Marriages and issue

He married twice:

Lady Essex Rich, portrait by studio of Peter Lely
Lady Essex Rich, portrait by studio of Peter Lely
Portrait of Anne Hatton by Jonathan Richardson, circa 1726
Portrait of Anne Hatton by Jonathan Richardson, circa 1726

Assessment by Macaulay

Daniel Finch, 2nd Earl of Nottingham, 1747, by Jacobus Houbraken
Daniel Finch, 2nd Earl of Nottingham, 1747, by Jacobus Houbraken

The Whig historian Lord Macaulay said of Lord Nottingham in 1848:[17]

This son, Earl Daniel, was an honourable and virtuous man. Though enslaved by some absurd prejudices, and though liable to strange fits of caprice, he cannot be accused of having deviated from the path of right in search either of unlawful gain or of unlawful pleasure. Like his father he was a distinguished speaker, impressive, but prolix, and too monotonously solemn. The person of the orator was in perfect harmony with his oratory. His attitude was rigidly erect: his complexion so dark that he might have passed for a native of a warmer climate than ours; and his harsh features were composed to an expression resembling that of a chief mourner at a funeral. It was commonly said that he looked rather like a Spanish grandee than like an English gentleman. The nicknames of Dismal, Don Dismallo, and Don Diego, were fastened on him by jesters, and are not yet forgotten. He had paid much attention to the science by which his family had been raised to greatness, and was, for a man born to rank and wealth, wonderfully well read in the laws of his country. He was a devoted son of the Church, and showed his respect for her in two ways not usual among those Lords who in his time boasted that they were her especial friends, by writing tracts in defence of her dogmas, and by shaping his private life according to her precepts. Like other zealous churchmen, he had, till recently, been a strenuous supporter of monarchical authority. But to the policy which had been pursued since the suppression of the Western insurrection he was bitterly hostile, and not the less so because his younger brother Heneage had been turned out of the office of Solicitor General for refusing to defend the King's dispensing power.

Notes

  1. ^ Henry Horwitz, Revolution Politicks. The Career of Daniel Finch, Second Earl of Nottingham, 1647–1730 (Cambridge: Cambridge University Press, 1968), p. 2.
  2. ^ Horwitz, p. 2–3.
  3. ^ Horwitz, p. 3.
  4. ^ Horwitz, p. 4.
  5. ^ Horwitz, p. 4–5.
  6. ^ Horwitz, p. 6.
  7. ^ a b c Chisholm 1911, p. 825.
  8. ^ Horwitz, p. 232.
  9. ^ ODNB, "Daniel Finch"
  10. ^ Burke's Peerage (1939), s.v. Roxburghe.
  11. ^ "TWO AUTOGRAPH LETTERS SIGNED ("MARIE R"), TO ANNE, COUNTESS OF NOTTINGHAM". Sothebys.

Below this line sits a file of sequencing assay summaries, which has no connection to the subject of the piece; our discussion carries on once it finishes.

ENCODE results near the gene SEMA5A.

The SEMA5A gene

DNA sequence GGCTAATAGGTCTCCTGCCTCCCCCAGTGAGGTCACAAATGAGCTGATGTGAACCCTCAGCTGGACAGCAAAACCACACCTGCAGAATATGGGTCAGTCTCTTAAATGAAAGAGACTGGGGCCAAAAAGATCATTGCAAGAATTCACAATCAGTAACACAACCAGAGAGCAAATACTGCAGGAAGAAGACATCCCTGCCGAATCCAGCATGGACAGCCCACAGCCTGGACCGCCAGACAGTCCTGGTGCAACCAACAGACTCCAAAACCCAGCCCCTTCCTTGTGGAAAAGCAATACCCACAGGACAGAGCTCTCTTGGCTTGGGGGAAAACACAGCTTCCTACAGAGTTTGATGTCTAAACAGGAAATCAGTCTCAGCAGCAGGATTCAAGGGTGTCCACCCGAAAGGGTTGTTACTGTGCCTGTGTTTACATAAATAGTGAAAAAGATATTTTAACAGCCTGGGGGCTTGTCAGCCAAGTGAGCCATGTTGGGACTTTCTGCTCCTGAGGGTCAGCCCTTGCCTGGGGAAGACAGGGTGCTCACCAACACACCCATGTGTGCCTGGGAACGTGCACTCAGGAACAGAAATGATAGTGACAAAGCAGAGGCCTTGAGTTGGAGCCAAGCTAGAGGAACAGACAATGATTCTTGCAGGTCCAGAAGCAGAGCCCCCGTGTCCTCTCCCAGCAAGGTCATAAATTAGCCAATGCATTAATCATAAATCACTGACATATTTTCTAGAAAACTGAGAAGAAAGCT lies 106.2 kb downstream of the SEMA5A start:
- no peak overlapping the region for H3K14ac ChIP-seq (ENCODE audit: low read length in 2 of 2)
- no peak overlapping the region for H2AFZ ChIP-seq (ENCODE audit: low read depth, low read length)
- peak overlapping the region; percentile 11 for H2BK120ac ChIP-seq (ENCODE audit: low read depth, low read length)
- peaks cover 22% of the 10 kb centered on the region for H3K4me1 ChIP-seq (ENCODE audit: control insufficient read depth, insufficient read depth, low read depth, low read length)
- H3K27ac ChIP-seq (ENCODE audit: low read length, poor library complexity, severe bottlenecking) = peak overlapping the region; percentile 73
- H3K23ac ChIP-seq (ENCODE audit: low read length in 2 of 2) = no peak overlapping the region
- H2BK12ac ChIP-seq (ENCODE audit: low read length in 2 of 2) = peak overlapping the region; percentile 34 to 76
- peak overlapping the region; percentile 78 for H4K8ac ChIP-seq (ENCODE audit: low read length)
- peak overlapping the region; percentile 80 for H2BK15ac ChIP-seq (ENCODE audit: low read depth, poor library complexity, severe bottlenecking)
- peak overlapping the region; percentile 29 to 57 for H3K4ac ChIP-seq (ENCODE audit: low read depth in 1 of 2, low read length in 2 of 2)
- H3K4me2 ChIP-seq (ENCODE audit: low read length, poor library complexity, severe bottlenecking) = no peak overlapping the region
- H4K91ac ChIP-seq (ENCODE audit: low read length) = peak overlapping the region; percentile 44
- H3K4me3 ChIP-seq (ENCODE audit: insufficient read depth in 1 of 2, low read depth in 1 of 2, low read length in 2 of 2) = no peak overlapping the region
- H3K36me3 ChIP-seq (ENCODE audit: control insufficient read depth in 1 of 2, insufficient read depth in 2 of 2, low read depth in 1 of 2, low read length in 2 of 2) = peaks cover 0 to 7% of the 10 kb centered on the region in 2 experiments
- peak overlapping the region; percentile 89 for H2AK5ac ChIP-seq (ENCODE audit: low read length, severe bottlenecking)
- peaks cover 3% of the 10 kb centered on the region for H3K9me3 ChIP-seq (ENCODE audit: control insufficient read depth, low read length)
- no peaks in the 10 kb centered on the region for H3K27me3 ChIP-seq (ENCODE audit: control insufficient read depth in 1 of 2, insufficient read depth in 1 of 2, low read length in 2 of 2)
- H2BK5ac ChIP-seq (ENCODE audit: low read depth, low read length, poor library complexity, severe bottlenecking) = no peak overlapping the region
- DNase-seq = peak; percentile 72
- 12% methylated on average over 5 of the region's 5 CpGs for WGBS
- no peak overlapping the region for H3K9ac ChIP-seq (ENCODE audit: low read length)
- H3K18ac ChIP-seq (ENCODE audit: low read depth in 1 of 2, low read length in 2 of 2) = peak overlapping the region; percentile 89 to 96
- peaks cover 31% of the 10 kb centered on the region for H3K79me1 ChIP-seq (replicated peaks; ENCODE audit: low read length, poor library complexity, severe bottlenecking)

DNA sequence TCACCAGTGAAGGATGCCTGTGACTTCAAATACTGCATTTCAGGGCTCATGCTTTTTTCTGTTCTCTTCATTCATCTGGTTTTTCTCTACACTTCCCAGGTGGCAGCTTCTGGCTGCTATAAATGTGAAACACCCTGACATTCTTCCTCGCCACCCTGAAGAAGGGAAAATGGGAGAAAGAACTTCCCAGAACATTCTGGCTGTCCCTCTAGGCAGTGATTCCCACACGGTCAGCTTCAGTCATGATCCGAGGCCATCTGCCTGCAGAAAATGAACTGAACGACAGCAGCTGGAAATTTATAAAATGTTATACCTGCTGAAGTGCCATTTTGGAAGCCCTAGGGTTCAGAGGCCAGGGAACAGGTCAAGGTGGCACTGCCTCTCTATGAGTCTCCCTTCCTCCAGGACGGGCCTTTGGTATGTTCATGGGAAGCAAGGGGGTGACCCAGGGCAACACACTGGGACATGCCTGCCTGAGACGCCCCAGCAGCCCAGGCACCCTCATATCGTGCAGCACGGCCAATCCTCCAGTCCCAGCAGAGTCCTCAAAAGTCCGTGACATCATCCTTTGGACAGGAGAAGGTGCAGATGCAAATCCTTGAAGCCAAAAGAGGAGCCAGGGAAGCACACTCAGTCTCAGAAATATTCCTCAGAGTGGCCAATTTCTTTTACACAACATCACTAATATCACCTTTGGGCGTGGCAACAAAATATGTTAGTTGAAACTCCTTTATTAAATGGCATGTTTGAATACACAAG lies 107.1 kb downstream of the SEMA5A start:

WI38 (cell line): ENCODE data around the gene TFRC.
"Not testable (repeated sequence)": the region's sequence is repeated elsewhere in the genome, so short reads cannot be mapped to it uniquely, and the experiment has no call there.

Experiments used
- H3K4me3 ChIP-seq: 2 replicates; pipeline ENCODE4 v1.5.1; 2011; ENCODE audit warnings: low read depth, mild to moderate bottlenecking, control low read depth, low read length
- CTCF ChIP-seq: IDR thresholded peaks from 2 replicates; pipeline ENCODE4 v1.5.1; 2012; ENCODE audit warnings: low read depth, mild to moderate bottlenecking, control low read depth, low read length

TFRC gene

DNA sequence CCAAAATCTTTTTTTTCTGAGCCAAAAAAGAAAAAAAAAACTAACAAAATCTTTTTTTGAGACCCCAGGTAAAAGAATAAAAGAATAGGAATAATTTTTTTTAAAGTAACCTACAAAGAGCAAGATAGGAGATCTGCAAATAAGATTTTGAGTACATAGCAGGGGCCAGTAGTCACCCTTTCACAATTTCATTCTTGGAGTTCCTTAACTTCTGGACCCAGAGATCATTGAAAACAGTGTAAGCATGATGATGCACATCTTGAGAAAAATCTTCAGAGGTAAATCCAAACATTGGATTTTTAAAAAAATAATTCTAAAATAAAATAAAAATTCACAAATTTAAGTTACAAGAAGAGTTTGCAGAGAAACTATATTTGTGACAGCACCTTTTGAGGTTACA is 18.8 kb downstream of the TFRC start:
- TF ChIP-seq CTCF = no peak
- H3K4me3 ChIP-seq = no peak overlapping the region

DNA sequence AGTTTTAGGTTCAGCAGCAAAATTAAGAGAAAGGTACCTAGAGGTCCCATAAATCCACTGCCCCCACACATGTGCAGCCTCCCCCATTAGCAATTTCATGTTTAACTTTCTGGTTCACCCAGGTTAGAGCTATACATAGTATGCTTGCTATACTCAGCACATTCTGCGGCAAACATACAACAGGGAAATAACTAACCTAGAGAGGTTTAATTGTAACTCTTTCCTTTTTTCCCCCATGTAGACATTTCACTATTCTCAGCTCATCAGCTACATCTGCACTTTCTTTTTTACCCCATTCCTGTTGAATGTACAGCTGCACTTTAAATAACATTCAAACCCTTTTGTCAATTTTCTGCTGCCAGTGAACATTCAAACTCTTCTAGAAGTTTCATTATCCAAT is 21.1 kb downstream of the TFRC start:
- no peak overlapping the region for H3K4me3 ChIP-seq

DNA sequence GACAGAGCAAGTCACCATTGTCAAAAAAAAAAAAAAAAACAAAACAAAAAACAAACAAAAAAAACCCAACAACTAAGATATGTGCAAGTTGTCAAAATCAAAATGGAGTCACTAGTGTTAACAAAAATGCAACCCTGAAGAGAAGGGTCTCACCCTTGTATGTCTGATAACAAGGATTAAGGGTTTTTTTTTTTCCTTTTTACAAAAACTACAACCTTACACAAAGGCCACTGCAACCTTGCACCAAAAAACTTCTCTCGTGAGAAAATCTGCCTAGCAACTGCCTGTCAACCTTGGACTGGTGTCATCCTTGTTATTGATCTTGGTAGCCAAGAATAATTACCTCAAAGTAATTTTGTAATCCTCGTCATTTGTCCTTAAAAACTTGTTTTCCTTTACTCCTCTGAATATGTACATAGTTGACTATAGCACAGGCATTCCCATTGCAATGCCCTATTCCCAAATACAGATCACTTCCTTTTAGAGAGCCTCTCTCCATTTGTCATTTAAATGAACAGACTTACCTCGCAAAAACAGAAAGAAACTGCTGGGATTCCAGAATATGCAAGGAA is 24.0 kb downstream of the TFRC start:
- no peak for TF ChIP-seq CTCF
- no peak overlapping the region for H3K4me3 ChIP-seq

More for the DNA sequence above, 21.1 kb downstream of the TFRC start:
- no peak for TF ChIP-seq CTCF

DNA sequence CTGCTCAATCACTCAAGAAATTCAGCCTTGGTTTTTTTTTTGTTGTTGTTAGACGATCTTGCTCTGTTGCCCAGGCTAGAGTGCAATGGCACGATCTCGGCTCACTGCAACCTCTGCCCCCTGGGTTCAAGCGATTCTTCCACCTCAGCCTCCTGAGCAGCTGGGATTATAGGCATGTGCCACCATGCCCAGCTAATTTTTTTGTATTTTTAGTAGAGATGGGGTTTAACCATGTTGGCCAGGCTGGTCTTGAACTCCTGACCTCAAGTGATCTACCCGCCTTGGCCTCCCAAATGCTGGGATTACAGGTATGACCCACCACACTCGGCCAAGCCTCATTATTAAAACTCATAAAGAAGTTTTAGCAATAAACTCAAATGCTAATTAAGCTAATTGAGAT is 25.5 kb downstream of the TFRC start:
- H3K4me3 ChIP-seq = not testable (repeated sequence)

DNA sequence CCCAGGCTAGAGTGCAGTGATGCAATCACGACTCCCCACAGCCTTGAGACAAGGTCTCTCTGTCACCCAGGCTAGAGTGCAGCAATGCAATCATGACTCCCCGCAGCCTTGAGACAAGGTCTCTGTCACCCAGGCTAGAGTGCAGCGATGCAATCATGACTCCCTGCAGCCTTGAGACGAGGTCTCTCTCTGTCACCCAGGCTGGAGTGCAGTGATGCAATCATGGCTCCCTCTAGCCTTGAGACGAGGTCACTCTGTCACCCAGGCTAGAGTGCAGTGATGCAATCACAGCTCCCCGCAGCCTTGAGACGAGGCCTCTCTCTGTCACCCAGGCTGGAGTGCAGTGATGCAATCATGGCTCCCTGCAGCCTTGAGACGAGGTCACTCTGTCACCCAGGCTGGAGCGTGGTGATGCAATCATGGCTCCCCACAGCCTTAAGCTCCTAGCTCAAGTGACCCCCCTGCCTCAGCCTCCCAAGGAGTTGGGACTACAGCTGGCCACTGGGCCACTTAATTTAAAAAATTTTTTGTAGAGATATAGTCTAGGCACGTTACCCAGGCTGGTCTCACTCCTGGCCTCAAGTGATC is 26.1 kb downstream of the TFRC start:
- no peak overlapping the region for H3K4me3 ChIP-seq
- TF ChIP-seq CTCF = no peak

12. ^ "FINCH, Hon. Henry (?1694-1761). | History of Parliament Online".
  13. ^ The Register of Marriages in the Parish of St James within the Liberty of Westminster. 1723-1754. 15 August 1746.
  14. ^ Kinross, Lord
  15. ^ Kinross, Lord
  16. ^ 44 Berkeley Square, A Commentary by Lord Kinross Illustrated by Adrian Daintrey, London, 1962 [1]
  17. ^ Thomas Babington Macaulay, The History of England from the Accession of James the Second. Popular Edition in Two Volumes. Volume I (London: Longmans, 1889), p. 449.

References

Parliament of England Preceded byHenry ClerkeJohn Trevor Member of Parliament for Great Bedwyn 1673–1679 With: Henry Clerke Succeeded byFrancis StonehouseJohn Deane Preceded bySir Henry Lyttelton, BtSir Michael Biddulph, Bt Member of Parliament for Lichfield 1679–1682 With: Sir Michael Biddulph, Bt Succeeded byThomas OrmeRichard Leveson Preceded bySir John HolmesLemuel Kingdon Member of Parliament for Newtown 1681–1682 With: Sir John Holmes Succeeded byThomas DoneWilliam Blathwayt Political offices Preceded bySir Henry Capell First Lord of the Admiralty 1681–1684 Succeeded byKing Charles II (Lord High Admiral) Preceded byThe Viscount Preston Secretary of State for the Northern Department 1689–1690 Succeeded byThe Viscount Sydney of Sheppey Preceded byThe Earl of Shrewsbury Secretary of State for the Southern Department 1690–1693 Succeeded bySir John Trenchard Preceded byThe Viscount Sydney of Sheppey Secretary of State for the Northern Department 1692–1693 Succeeded bySir John Trenchard Preceded byThe Earl of Manchester Secretary of State for the Southern Department 1702–1704 Succeeded bySir Charles Hedges Preceded byThe Duke of Buckingham and Normanby Lord President of the Council 1714–1716 Succeeded byThe Duke of Devonshire Honorary titles Preceded byHenry Compton Senior Privy Counsellor 1713–1730 Succeeded byThe Earl of Peterborough and Monmouth Peerage of England Preceded byJohn Finch Earl of Winchilsea 1729–1730 Succeeded byDaniel Finch Preceded byHeneage Finch Earl of Nottingham 7th creation1682–1730